Also on this day, the annual March of the Living takes place, which brings thousands of students from around the world to a living march from Birkenau to Auschwitz in commemoration of those who were lost. Led by Holocaust survivors, it is an emotional and life-changing experience for young people. There won't be too many years left that actual survivors will be able to lead the way.


At night, all places of public entertainment are closed by law and regular TV programming is canceled, replaced by tributes to the Holocaust and relevant documentaries. It is a somber day, but one that is very symbolic of Israeli culture. Wherever you are, whatever you are doing, I hope you will take a minute to remember all whom were lost and pray that such a tragedy never befalls the world again.

Monday, April 9, 2012

Bed Rest

I've been away from my blog for almost two weeks now, and for good reason. Much to my dismay, I had an unexpected episode with my pregnancy on March 31, 2012 at 20 weeks, 5 days into my twin pregnancy. During a Saturday afternoon nap, I discovered that the water broke on the boy's gestational sac (this shouldn't happen until delivery time) and this condition is a very rare one called PPROM. I will spare you the details, but the prognosis is not good. I'm told to prepare for the very worst. Doctors cannot explain why it happens, but are quick to tell you how serious of a condition it is, urging you to terminate immediately. Needless to say, it's been a rough 10 days and I'm on bed rest for an indefinite amount of time. To put it bluntly, I'll be here until the babies are out of me, dead or alive, in a week from now or in 13 weeks from now.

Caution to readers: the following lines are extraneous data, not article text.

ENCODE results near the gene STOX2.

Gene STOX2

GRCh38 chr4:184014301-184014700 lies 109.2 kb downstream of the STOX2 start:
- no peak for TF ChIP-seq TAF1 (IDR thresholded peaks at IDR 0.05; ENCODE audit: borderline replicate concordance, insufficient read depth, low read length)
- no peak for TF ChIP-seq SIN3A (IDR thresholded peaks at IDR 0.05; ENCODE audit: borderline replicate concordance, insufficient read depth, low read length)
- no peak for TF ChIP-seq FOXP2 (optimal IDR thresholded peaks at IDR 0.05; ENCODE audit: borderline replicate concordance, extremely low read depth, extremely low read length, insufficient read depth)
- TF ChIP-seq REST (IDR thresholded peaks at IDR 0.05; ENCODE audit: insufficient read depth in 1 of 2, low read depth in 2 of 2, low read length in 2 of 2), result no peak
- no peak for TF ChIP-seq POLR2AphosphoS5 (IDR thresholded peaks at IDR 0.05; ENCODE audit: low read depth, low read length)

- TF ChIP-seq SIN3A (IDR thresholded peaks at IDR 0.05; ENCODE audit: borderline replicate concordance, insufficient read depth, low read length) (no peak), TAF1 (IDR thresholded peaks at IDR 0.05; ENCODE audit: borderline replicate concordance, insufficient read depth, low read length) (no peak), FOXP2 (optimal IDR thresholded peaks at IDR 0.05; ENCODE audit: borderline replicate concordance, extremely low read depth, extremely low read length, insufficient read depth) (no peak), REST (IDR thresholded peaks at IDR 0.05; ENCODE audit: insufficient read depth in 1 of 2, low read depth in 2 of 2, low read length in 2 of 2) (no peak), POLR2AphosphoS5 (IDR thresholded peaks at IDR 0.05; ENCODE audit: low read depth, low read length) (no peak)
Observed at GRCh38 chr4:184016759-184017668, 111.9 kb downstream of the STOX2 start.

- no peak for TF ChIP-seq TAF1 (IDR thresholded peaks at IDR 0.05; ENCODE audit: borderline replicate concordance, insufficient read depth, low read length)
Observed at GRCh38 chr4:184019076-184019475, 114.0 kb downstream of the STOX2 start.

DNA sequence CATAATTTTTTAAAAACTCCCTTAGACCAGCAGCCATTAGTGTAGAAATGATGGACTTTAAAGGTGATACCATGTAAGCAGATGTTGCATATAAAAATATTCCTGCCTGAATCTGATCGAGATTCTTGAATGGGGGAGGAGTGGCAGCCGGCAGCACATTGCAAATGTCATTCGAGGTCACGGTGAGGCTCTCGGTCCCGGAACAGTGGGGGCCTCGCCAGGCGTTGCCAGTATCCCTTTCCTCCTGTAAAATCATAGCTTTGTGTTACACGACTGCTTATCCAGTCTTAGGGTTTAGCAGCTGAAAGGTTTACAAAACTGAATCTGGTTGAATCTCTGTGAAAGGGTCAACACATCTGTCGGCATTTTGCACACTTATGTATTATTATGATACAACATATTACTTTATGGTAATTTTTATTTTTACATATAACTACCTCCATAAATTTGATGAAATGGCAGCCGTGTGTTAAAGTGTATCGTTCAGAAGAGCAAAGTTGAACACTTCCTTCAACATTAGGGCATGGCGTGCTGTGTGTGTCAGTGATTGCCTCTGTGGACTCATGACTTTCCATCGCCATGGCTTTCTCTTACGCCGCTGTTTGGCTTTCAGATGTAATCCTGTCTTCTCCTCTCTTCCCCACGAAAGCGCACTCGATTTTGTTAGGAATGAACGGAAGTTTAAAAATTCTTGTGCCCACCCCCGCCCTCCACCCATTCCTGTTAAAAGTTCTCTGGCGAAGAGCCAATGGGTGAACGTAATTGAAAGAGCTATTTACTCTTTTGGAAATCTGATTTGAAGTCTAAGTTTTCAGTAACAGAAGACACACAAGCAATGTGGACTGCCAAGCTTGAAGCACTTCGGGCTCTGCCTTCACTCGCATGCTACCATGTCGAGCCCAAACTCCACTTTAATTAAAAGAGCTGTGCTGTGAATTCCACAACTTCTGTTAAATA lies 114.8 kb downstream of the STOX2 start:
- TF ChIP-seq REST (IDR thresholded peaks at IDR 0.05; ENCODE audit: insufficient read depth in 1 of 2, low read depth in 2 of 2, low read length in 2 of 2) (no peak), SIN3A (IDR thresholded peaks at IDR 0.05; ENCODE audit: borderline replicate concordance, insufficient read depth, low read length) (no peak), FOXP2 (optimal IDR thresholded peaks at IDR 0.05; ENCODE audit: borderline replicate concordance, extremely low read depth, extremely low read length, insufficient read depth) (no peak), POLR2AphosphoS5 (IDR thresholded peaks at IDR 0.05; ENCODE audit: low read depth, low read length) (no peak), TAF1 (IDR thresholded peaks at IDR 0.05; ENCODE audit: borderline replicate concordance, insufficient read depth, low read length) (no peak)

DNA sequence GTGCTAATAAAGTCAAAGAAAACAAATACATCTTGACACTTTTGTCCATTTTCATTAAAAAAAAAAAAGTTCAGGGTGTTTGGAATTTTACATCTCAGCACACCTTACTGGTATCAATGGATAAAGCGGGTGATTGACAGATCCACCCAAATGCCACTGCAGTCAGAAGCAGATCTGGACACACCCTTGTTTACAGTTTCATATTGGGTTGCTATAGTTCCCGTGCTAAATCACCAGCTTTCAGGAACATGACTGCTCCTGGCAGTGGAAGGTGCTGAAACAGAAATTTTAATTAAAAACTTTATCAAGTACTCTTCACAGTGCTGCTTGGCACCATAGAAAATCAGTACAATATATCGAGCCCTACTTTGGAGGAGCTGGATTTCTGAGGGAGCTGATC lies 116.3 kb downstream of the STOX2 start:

Of course this had to happen just days before my scheduled trip to the US where I was going to spend time with family in New York City, and then to DC before going to a baby moon in Cancun. All plans were cancelled. Instead, I've been here at Hadassah Mount Scopus Hospital in the High Risk wing, which just so happens to be down the street from my house. So, at least my husband is close by, visiting me every morning and every night.

Being here has been an experience already. Meeting all kinds of people, hearing all kinds of stories and seeing all kinds of things first hand. I try to take it day by day and try to keep my mind off what could happen. Instead of celebrating Passover with family in their Hamptons getaway, I had a once-in-a-lifetime seder at the hospital with a group of 20-something other patients and some of their family members.

I'd swore I'd never be in Israel for Pesach again. Everything is closed, the food is awful and the country is flocked with tourists for Passover and Easter. Lucky me, not only am I in Israel again for Passover, but I'm in an Israeli hospital for Passover too. Take a look at what I mean. I don't think this is exactly what pregnant women have in mind for three meals a day:


Living quarters are cramped, three women to a room with curtain barriers. I've cleaned up a little but this is generally what my current space looks like. Good thing I'm an adaptable person (and I really can't complain because health care is covered here, thus thank G-d for socialized health care).  I'm keeping myself busy and have been here already 10 days. In an ideal world, I'd be here another 100 days or so (that would be 35 weeks pregnant). In reality, I know this is wishful thinking. Just taking it one day at a time. My situation, as I've been told, is grave. I'm doing my best to avoid the negativity and to try to be hopeful and to pray for continued health.

Things could change at any moment. Today is Birkat Hakohanim, a day of praying for miracles amidst the Passover holiday during which the greatest miracle of all occurred. I'm praying for my own miracle. If you were at the wall today, this is what you would see, everyone there praying for their own individual miracles:

As you might imagine I'm not going to be "around" much on the blog but maybe will make some appearances in order to keep my mind distracted. Thanks for your prayers and support.